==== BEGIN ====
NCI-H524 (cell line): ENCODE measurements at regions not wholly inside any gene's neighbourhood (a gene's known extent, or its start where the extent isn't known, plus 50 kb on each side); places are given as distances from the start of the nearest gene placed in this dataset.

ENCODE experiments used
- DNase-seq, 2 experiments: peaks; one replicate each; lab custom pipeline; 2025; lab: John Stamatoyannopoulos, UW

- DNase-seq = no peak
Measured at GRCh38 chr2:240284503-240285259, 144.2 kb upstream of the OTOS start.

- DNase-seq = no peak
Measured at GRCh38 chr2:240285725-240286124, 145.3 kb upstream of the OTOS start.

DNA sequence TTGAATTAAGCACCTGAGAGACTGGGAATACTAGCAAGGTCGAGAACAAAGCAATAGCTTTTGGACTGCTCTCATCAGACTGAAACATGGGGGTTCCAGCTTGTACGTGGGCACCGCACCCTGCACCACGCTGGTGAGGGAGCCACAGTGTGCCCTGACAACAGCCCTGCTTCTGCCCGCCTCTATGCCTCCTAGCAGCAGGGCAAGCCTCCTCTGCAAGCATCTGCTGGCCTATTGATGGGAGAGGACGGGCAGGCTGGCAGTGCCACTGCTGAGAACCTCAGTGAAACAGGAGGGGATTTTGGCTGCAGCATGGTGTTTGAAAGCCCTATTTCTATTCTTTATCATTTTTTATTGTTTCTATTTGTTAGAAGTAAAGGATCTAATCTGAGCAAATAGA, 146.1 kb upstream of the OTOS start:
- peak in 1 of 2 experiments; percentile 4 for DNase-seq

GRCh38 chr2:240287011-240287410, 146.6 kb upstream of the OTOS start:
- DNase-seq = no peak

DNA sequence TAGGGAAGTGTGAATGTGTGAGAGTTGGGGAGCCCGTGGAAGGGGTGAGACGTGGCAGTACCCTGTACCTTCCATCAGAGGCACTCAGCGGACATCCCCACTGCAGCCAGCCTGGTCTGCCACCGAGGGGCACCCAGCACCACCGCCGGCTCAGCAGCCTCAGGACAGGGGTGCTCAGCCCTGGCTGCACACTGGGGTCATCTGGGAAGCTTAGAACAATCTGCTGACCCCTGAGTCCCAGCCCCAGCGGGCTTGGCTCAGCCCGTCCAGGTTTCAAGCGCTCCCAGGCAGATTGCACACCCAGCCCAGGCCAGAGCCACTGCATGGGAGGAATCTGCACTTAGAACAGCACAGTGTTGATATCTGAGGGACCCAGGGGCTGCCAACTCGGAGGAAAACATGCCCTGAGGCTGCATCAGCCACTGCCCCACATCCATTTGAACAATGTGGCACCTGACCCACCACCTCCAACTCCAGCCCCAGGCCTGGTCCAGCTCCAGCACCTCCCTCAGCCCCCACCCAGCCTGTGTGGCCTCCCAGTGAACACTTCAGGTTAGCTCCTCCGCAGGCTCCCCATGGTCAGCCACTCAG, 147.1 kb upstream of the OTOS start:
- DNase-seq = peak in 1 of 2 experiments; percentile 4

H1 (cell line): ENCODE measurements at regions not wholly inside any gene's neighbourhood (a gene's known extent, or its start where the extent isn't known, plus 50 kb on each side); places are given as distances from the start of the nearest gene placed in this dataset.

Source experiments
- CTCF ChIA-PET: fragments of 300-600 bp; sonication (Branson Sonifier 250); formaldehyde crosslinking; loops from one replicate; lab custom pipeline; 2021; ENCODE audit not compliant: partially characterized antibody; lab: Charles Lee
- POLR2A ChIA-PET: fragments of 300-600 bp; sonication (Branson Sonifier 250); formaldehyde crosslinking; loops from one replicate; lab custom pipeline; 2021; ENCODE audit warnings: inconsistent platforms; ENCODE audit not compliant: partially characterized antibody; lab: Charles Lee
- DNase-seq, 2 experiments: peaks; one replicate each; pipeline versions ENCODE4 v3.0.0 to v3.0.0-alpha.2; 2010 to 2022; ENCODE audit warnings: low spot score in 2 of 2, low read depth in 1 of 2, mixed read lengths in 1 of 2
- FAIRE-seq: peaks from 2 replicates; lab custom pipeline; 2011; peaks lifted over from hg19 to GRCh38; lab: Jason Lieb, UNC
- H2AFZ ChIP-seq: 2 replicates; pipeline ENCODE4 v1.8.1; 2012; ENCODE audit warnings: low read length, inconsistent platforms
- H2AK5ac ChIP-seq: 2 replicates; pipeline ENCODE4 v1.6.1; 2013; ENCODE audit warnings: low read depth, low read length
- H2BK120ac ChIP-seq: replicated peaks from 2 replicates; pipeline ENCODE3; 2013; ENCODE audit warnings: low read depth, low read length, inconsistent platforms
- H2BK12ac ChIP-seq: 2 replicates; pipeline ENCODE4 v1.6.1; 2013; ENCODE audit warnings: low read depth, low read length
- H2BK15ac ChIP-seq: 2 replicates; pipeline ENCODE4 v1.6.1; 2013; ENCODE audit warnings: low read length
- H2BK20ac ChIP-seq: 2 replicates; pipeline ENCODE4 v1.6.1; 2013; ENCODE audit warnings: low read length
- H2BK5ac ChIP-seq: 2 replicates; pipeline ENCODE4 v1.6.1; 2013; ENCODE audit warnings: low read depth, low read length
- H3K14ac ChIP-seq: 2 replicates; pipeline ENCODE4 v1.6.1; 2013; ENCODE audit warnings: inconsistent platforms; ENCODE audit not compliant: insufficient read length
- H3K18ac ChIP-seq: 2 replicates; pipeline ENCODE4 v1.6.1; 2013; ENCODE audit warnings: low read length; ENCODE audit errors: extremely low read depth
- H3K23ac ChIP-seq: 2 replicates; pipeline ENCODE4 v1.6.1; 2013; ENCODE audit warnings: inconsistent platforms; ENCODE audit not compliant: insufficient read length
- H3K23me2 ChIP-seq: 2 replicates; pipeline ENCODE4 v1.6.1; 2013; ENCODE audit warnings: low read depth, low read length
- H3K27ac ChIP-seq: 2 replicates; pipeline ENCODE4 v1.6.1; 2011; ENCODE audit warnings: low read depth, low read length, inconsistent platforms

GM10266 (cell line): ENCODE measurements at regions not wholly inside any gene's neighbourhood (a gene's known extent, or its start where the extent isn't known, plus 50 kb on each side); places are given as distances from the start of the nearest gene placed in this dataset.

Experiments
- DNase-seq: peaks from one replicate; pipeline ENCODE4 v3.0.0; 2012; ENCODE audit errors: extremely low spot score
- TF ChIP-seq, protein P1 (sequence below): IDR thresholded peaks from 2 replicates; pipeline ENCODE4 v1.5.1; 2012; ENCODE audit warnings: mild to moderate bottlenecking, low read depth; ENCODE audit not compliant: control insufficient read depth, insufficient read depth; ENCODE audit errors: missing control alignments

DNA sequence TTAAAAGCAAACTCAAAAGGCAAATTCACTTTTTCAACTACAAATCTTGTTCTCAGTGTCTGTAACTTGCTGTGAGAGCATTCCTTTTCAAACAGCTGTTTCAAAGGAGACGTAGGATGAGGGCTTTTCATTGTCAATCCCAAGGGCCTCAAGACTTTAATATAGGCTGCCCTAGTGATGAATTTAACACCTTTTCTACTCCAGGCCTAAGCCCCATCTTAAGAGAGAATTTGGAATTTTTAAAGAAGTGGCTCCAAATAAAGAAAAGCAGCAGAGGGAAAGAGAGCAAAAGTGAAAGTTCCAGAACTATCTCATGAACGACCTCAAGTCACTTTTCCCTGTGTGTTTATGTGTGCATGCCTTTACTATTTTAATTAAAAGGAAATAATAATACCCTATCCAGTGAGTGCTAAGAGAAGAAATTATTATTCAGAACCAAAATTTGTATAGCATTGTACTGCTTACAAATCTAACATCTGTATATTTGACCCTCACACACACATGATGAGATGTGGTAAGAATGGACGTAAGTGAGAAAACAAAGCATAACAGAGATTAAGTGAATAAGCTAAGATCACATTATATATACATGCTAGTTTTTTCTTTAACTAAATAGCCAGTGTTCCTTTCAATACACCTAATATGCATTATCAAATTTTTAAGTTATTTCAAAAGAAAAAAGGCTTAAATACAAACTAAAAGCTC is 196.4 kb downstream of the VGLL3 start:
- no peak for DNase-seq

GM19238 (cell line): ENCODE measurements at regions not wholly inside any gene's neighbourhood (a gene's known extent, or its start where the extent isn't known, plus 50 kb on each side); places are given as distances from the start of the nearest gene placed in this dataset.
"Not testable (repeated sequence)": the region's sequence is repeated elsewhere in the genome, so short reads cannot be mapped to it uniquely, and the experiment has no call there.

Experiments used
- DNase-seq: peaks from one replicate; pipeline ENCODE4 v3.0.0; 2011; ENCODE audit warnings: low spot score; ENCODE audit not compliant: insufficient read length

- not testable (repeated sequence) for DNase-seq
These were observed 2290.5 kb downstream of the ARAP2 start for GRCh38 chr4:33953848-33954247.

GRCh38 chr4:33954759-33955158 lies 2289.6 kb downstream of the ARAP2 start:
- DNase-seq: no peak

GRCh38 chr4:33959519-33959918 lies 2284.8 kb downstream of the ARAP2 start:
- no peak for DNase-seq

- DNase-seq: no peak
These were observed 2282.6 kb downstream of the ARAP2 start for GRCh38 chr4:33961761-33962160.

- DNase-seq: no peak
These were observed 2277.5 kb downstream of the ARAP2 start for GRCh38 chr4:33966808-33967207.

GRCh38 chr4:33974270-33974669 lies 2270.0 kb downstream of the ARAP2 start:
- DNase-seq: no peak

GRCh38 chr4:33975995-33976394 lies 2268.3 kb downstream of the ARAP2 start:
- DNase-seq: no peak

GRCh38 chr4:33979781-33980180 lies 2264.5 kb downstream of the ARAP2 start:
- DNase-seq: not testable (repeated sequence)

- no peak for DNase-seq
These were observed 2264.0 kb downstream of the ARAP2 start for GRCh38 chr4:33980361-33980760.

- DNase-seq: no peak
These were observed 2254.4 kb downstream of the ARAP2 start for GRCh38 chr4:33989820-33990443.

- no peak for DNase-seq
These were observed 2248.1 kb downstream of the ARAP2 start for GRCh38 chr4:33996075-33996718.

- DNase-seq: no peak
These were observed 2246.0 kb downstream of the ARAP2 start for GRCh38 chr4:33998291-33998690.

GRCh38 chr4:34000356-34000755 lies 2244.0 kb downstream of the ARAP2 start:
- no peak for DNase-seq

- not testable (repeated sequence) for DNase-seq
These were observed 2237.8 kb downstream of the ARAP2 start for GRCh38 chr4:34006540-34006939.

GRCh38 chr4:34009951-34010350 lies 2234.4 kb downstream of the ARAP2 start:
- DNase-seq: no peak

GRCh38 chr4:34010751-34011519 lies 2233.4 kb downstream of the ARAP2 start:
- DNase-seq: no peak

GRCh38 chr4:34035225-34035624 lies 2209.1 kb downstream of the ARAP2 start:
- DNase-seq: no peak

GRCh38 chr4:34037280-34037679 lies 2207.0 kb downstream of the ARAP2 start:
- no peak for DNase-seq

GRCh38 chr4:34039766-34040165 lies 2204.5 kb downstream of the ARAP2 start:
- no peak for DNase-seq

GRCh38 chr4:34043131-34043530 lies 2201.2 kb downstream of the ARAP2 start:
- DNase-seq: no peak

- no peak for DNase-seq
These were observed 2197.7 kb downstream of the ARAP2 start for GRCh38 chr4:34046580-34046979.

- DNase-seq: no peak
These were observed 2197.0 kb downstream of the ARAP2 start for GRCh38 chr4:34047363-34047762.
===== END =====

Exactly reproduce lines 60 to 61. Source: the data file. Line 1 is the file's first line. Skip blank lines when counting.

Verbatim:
- DNase-seq: no peak
These were observed 2254.4 kb downstream of the ARAP2 start for GRCh38 chr4:33989820-33990443.